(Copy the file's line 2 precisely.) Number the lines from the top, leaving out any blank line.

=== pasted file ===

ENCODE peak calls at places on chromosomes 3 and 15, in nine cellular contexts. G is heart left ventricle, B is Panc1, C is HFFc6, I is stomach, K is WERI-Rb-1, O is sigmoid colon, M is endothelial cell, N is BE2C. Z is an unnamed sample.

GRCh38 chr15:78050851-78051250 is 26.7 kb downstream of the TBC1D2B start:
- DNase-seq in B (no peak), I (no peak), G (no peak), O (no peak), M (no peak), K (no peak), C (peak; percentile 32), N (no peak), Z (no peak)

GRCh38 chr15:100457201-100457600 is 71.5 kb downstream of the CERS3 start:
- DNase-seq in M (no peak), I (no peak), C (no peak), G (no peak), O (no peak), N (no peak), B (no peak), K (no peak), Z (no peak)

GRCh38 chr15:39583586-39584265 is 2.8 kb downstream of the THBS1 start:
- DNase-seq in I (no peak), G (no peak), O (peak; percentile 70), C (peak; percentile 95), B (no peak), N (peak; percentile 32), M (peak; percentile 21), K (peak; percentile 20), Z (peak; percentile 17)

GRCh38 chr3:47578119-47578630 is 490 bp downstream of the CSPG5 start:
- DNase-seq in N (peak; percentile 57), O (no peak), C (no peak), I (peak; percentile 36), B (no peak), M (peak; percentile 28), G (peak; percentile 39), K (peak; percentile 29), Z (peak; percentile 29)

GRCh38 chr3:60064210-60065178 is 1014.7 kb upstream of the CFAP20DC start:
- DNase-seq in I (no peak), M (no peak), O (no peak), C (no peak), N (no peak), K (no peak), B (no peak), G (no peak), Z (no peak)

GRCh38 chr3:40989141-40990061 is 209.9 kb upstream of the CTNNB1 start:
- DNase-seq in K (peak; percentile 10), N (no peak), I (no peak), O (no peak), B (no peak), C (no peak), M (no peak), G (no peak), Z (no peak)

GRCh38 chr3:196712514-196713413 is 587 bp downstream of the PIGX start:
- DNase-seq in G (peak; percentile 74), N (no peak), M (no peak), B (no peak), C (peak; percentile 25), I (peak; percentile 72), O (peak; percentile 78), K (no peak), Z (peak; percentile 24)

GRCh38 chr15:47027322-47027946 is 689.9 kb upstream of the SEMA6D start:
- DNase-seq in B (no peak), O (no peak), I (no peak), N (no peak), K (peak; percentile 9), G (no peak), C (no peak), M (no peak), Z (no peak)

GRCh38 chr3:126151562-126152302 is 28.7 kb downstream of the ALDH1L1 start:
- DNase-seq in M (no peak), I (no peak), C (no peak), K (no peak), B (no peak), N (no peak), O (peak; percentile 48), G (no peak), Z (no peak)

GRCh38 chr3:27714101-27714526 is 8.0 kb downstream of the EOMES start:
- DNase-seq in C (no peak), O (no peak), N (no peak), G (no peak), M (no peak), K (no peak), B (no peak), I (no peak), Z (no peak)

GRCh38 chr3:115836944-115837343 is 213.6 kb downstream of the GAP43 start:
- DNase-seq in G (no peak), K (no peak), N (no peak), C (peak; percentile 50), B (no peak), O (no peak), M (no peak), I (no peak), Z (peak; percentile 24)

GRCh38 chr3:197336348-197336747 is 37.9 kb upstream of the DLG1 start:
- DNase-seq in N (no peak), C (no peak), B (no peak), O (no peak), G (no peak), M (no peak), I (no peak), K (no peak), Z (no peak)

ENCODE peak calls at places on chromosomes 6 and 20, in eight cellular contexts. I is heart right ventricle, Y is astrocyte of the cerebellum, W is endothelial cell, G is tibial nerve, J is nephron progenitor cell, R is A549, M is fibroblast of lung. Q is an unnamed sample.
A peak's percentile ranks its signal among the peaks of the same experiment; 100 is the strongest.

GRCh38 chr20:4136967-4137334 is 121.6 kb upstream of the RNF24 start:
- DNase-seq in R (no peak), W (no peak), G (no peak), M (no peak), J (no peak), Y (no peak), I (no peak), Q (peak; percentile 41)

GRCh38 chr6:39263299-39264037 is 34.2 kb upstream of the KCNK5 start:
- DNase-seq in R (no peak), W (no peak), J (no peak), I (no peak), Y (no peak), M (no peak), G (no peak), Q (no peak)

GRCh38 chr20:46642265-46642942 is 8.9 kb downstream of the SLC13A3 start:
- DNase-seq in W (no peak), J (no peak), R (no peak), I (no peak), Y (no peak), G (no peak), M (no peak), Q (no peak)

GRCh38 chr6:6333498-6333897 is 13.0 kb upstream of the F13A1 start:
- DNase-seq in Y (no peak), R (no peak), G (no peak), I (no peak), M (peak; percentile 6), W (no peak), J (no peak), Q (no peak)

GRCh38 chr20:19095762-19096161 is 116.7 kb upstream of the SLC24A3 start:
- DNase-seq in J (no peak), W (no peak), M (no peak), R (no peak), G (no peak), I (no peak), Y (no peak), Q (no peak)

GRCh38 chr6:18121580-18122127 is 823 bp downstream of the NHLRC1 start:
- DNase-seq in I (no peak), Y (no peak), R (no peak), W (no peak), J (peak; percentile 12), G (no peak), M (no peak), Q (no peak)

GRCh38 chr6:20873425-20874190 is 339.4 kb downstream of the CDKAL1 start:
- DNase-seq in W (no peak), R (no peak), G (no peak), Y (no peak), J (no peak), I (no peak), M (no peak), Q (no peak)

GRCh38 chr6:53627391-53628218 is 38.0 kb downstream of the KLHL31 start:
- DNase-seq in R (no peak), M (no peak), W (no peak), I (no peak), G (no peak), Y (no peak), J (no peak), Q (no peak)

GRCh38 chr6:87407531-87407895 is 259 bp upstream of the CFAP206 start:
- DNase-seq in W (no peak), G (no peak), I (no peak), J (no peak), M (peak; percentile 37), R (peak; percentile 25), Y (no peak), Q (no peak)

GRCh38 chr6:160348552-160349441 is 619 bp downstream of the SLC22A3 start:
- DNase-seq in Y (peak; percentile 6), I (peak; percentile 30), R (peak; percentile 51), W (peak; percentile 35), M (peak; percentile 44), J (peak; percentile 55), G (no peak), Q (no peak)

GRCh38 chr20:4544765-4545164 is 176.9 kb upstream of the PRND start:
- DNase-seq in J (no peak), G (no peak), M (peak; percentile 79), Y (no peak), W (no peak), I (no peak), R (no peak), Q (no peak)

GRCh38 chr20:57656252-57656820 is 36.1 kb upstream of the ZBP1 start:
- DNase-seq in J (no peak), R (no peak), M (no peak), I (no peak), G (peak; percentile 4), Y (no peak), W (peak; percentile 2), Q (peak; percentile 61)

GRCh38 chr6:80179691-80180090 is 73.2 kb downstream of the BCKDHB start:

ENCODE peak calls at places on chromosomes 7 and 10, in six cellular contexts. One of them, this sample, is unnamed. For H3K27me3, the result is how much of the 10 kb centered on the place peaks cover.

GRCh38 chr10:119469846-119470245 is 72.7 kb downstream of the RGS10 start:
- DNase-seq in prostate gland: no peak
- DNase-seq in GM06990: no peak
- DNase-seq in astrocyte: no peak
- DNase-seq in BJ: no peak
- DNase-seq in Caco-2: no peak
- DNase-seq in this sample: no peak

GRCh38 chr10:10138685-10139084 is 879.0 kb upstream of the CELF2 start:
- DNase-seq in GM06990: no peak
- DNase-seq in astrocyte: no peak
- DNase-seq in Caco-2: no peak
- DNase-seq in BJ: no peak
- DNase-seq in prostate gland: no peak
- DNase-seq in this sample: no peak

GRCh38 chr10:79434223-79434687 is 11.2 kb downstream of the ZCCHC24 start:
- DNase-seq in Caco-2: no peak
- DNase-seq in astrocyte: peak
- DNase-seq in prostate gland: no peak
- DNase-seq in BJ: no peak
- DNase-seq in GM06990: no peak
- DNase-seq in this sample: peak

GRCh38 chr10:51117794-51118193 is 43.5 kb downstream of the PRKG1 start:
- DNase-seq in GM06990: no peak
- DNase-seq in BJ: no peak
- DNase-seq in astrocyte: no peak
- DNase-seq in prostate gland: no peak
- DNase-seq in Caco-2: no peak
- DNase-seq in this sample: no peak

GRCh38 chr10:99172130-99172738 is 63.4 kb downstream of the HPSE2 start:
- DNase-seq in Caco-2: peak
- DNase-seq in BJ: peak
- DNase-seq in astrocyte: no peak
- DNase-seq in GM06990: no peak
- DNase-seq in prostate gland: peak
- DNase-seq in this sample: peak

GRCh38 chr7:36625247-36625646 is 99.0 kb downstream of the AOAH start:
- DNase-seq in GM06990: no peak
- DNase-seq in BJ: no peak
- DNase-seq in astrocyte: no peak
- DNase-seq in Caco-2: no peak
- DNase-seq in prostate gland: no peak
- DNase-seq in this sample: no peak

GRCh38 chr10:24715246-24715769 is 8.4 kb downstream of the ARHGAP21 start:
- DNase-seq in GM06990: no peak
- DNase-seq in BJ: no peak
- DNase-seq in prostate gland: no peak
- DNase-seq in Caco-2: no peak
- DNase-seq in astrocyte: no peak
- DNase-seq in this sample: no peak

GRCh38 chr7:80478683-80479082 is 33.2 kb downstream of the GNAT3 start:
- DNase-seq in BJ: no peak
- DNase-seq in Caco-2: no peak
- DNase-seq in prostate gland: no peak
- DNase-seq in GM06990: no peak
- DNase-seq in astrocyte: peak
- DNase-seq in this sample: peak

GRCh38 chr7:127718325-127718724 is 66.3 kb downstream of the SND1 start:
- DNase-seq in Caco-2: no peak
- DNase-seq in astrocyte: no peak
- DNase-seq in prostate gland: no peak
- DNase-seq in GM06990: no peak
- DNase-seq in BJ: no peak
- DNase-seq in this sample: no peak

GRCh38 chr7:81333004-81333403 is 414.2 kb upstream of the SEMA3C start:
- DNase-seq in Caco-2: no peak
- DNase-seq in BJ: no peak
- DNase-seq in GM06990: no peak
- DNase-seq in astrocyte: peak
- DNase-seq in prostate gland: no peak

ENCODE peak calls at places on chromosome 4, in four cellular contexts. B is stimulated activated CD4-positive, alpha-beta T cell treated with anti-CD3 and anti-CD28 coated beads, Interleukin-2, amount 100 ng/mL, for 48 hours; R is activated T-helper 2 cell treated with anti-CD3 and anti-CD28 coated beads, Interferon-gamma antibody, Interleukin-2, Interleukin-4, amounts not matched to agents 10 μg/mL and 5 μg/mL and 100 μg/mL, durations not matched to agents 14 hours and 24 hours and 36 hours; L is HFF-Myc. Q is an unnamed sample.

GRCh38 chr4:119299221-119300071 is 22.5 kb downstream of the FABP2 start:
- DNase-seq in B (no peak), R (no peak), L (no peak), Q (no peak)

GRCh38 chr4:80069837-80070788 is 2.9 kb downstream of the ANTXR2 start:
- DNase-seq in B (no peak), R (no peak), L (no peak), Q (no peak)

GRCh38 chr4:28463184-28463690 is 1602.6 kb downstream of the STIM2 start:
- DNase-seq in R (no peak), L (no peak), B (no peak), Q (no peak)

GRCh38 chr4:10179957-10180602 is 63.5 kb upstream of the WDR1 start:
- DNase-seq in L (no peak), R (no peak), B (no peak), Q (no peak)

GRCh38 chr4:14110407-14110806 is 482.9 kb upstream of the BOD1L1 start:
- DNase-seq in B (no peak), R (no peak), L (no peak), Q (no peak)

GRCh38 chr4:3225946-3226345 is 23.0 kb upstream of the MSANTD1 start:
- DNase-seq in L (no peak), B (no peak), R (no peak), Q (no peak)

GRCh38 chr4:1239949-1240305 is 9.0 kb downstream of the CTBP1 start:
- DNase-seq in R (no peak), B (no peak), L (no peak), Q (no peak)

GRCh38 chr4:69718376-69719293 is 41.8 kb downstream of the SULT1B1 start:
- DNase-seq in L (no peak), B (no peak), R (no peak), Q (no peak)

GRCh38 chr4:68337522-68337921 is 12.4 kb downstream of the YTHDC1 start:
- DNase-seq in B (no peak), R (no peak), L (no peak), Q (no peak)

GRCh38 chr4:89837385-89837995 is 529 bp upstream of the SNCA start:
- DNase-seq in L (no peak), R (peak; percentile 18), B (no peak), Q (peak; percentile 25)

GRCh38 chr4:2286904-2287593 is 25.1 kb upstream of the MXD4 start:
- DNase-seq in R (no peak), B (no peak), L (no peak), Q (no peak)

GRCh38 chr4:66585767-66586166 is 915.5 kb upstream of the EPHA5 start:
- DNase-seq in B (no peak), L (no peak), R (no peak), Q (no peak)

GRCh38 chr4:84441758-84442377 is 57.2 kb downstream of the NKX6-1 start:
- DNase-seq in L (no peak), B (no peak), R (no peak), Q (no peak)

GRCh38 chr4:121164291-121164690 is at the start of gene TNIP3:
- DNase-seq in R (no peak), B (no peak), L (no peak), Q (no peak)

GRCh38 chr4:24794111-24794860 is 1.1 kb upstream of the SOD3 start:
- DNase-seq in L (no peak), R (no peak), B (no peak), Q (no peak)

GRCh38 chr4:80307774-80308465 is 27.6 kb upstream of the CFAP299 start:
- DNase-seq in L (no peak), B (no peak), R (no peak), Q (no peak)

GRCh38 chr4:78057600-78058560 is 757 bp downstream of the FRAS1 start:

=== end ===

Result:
GRCh38 chr15:78050851-78051250 is 26.7 kb downstream of the TBC1D2B start: